It’s all part of establishing good relations. Properly designed outreach programs and related success measurements are crucial to establishing and maintaining a good relationship with all of your stakeholders. Analysts advise that “most public utility commissions have already put into place performance metrics” and, “in some cases, additional factors that influence customer satisfaction—such as communications and other customer enhancements—may also be configured into measureable performance metrics that are part of an incentive or penalty model in regulatory proceedings.”

Finally, an industry study entitled Aligning Customer Satisfaction and Utility Regulation concludes, “A tactical plan to improve customer satisfaction often requires investment in multiple customer outreach programs,” and, “a successful customer engagement program will result in a measurable improvement in overall customer satisfaction levels.” Both of these points bear out in our research as well. In our experience developing integrated outreach programs, we’ve found that our partners reap many rewards including fewer incidents and claims, lesser payouts and insurance premiums and, of course, more favorable audits.

Stakeholder Engagement and Advanced Technology Result in New Public Safety Solutions

When you think of public safety, first responders immediately come to mind. These life-saving professionals are usually the first on the scene of an emergency and the main line of defense between utility-related hazards and the public. It’s no wonder regulations like RP 1162 identify these professionals as key stakeholders and mandate that utility companies make them aware of natural gas and electrical incident prevention and response tactics. And, while promoting awareness is an important element of compliance, a more comprehensive approach towards the education of first responders can have a greater effect on public safety.

One particular utility company that wanted to provide more in-depth safety education to first responders found itself restricted by limited staff resources and an expansive service area. Culver Company worked with the utility and key influencers in the company’s local first responder community to build an outreach program that offers wider access, encourages participation, and meets stakeholder needs. A key component is a comprehensive e-learning website with detailed educational modules, self-paced lessons, multimedia content, valuable testing, and completion certification. What’s more, the site is designed to support the company’s brand, reinforce their reputation for reliable energy services, and demonstrate their commitment to public safety.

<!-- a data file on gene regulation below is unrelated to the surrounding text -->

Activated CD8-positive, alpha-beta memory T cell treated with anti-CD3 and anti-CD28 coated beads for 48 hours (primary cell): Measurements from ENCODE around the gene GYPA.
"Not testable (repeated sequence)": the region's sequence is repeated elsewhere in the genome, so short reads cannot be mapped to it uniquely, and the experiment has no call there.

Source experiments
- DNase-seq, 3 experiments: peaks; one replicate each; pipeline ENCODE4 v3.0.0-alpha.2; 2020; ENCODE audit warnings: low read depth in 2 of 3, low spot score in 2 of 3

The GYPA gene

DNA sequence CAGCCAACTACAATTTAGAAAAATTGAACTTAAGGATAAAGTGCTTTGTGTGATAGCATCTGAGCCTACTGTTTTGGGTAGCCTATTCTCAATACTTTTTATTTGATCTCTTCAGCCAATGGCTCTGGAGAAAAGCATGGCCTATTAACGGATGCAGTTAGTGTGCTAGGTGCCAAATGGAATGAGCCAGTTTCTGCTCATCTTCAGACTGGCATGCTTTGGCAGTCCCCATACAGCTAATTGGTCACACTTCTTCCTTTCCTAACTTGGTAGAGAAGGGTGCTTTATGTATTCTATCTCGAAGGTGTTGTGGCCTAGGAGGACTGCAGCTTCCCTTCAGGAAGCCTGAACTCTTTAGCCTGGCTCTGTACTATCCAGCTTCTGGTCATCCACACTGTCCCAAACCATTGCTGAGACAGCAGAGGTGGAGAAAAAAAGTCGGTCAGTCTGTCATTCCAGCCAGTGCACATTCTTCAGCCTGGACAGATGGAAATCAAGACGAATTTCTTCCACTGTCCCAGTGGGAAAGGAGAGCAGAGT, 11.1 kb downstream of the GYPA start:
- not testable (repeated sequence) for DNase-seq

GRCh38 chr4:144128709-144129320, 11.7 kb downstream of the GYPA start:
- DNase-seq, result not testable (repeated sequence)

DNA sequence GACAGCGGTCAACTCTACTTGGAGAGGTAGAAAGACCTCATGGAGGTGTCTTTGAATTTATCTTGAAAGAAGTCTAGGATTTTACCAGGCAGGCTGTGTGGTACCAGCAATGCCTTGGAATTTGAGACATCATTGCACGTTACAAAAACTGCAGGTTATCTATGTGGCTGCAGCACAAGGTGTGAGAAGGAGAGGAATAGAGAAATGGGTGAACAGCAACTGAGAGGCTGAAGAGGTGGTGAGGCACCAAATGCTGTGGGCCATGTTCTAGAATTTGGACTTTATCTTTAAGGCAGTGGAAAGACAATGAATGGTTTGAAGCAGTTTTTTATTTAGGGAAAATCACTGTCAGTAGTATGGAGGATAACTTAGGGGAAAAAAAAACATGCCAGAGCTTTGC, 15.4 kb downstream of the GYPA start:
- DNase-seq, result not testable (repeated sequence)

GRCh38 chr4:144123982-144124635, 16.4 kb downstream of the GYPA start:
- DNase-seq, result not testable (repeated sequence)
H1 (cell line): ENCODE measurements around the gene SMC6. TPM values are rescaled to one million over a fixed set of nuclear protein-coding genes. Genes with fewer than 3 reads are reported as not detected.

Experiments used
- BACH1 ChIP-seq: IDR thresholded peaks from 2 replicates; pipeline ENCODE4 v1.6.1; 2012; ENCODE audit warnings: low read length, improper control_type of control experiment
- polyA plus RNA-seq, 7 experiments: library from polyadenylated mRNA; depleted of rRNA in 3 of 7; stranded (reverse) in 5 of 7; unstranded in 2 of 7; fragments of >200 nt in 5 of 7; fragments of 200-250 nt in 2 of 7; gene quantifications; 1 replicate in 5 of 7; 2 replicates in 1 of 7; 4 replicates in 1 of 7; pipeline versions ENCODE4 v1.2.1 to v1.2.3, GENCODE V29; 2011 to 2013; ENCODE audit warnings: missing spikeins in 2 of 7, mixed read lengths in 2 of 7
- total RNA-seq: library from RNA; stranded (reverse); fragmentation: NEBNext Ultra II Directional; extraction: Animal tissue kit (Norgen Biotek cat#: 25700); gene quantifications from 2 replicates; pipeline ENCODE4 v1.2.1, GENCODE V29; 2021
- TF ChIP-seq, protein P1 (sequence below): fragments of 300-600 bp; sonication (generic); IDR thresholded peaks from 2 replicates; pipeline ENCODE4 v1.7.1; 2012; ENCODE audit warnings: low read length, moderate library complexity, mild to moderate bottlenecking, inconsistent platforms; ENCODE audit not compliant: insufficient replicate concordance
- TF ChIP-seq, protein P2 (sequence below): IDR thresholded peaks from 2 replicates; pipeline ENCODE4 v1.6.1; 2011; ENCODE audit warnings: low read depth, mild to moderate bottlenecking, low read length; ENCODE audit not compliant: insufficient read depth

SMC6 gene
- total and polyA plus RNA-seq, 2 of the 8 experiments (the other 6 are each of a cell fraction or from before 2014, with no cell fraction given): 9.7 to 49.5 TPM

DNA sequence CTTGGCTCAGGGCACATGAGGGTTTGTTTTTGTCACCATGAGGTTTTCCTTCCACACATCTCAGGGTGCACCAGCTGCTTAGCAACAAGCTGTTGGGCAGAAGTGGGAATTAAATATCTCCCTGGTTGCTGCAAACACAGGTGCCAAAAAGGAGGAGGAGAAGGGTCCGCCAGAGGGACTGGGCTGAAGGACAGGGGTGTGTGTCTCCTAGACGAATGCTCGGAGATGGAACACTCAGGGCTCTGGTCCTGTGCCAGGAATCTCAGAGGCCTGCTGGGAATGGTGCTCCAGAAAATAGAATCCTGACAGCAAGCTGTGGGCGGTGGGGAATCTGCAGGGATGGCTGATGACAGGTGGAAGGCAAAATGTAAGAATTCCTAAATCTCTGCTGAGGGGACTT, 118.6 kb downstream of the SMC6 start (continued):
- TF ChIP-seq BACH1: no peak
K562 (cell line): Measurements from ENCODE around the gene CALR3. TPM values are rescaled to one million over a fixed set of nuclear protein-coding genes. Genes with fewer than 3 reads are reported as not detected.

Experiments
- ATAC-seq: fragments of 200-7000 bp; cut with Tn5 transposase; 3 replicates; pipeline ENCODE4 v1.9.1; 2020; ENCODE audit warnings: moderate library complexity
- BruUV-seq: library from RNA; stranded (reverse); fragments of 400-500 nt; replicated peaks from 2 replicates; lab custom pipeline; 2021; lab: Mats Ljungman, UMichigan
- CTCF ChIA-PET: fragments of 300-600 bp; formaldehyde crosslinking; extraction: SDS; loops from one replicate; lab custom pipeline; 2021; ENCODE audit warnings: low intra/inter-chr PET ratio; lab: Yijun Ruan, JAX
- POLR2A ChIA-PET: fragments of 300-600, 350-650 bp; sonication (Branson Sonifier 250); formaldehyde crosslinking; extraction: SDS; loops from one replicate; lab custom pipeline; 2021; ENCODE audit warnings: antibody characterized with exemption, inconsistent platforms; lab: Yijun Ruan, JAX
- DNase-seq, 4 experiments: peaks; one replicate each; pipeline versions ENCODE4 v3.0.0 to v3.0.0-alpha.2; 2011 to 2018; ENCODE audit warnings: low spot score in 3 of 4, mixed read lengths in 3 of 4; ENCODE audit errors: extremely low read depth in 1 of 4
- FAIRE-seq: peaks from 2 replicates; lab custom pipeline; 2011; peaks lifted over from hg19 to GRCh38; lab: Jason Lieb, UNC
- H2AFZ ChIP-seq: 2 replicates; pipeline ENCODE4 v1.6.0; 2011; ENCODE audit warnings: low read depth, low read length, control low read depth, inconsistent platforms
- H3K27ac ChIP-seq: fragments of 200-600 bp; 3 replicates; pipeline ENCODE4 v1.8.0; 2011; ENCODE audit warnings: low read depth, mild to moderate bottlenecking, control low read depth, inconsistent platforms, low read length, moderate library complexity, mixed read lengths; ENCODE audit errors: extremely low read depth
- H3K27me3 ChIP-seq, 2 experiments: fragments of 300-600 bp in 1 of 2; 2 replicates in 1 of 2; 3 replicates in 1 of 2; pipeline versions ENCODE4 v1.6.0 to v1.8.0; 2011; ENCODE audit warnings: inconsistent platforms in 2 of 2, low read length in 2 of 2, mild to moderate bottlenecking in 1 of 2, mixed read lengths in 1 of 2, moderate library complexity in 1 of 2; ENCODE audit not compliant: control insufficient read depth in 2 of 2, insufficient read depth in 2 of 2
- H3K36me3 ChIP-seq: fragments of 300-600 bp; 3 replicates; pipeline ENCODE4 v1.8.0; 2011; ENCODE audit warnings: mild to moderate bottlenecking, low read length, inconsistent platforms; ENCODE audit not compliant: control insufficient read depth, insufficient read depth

The accompanying slideshow is an abbreviated version of a presentation introducing this e-learning website to firefighters at a regional U.S. conference. The slideshow includes narration recited from the speaker’s notes and offers a brief tour of the site and some of its key features. The e-learning resource is part of a larger safety outreach and risk management program developed by Culver Company that includes strategic communications, performance metrics, evaluation tools, and continuous improvement.


Public Outreach as a Strategic Advantage

With a new fiscal year upon us, most companies are assessing their financial health and plotting a path for the future. Where does your program fit? How has it performed? Will it retain funding?

If you’re a manager of utility safety or energy efficiency programs, you are committed to reaching service area communities. You know that educating people about safety prevents accidents, protects infrastructure, and saves lives. You understand that teaching customers to use energy more responsibly can also help them save money and resources. But, do all of your stakeholders understand the value of your program?

The benefits of great outreach go beyond compliance and even beyond behavior change—they save and enhance lives. What’s more, effective outreach programs can help utilities gain a strategic advantage in the marketplace.

Communication Is Key
Nothing says “we get you” more than speaking the language of your customers. When you’re reaching out to them about safety, using their industry terminology, addressing the issues that are important to them, and reflecting their daily reality with images of their life and work, speaks volumes. We’ve found that different customers want to hear from their utility in different ways. For example, based on customer surveys, we’ve learned that third-party contractor and excavator organizations with 1–20 employees want printed materials to display in their breakrooms and to share at tailgate meetings—while larger employers want training slide shows and DVDs. When your audience is engaged by your materials, they’re more likely to read them, retain your message, and adopt the behavior. Additionally, they’re more likely to think favorably about your company.

The impact of your outreach goes beyond the direct messaging of safety or energy efficiency. In addition, these messages, through your outreach, are telling your customer: “We care about your safety,” “We help you save money,” and “We want to enhance your life.” These outreach efforts are viewed by the community as good corporate citizenship and stewardship…they build your brand and strengthen your reputation.